Interesting facts concerning the Church and Parish of Ashbury, Berkshire
(Reproduced here with kind permission from P.A.W.)
To Visitors to the Church of St. Mary the Virgin – Our Lady of the Vale
POINTS OF INTEREST AND WHAT TO LOOK FOR
1. THE PARISH OF ASHBURY
First mentioned in the Cartulary of Abingdon Abbey where it appears as the boundary of the dominions of Kinewulf, King of the West Saxons A.D. 688—757 (“Ichenilde Street to Essebury.”). Note that it is still the boundary of Wilts and Berkshire.
In 854 King Ethelwulf gave the village to ALCMUND who made it over to the ABBEY OF ABINGDON. The Parish at this time almost certainly included Compton and Uffington.
In 1544, after the dissolution of the Abbey, Henry VIII granted the Manor to the Earl of Essex of whom it was bought by the first Lord Craven who built Ashdown Park (to escape from the plague).
It has thus been held by only three owners since A.D. 854 —a period of eleven hundred years.
2. THE CHURCH
Of mixed styles of architecture.
SAXON The Saxon church has crumbled away, or it may have been built of wood.
NORMAN (1090-1150 A.D.) The South Doorway is a really choice specimen of this period. From outside, notice the zig-zag mouldings of the round arch. Notice how the level of the Churchyard has risen after 900 years of burials.
At the South West corner of the Nave you will notice the remains of the arch of the Norman church with the corresponding shaft on the other side.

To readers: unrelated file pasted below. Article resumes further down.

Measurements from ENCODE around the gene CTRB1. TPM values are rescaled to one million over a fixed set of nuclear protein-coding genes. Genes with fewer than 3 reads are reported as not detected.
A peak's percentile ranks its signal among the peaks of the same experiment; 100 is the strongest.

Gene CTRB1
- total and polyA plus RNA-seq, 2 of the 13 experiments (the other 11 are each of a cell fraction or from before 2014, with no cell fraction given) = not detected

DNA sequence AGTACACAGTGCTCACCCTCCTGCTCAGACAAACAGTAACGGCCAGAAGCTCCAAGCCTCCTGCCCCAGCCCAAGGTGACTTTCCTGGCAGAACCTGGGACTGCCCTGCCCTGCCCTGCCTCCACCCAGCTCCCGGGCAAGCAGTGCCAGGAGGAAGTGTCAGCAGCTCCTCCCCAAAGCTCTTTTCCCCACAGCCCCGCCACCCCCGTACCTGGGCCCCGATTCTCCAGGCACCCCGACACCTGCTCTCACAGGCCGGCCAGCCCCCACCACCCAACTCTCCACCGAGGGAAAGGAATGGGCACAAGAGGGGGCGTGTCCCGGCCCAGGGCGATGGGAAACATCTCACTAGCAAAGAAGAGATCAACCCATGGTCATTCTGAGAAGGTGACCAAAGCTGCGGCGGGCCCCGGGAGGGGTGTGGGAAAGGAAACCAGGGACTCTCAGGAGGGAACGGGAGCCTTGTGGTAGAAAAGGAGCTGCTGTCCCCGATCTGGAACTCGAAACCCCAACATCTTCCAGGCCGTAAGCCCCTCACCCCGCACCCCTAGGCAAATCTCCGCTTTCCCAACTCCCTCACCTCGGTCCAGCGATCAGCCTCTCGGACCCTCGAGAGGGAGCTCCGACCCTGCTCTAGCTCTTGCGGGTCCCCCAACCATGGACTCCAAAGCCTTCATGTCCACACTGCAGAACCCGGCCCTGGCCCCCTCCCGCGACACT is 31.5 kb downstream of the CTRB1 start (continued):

The Domestic Fireplace at the West end of the North aisle is a most uncommon feature. The smoke used to be emitted from the gaping mouth of a Fiend gargoyle outside. (Local name, “The Devil’s Head”).
EARLY ENGLISH (A.D. 1189-1272) The main fabric of the Tower is 13th century. Notice the winding staircase and small lancet window, and the buttresses (outside). Also the quaint Churchwarden memorial leads into the vestry, dated 1704 etc.
DECORATED (A.D. 1272-1300) The Chancel and the two transepts. In the South Transept under the South window is a large cinque foiled arch and a piscina: this may have been the tomb of a founder or an Easter sepulchre. The ancient stone coffin was found in the churchyard.
Between the wall of this transept and the arch of the South aisle is an unusual kind of squint or hagioscope filled with good open tracery.
PERPENDICULAR (A.D. 1360-1547) The central arches with their mouldings. The Nave was built in the late style of this period to replace the Norman one. The roof is a beautiful one. Notice the carved heads of workmen (?) or local celebrities (?). The Porch with fan tracery, open windows and wall seats belong to this period. The Porch is rightly admired by everyone.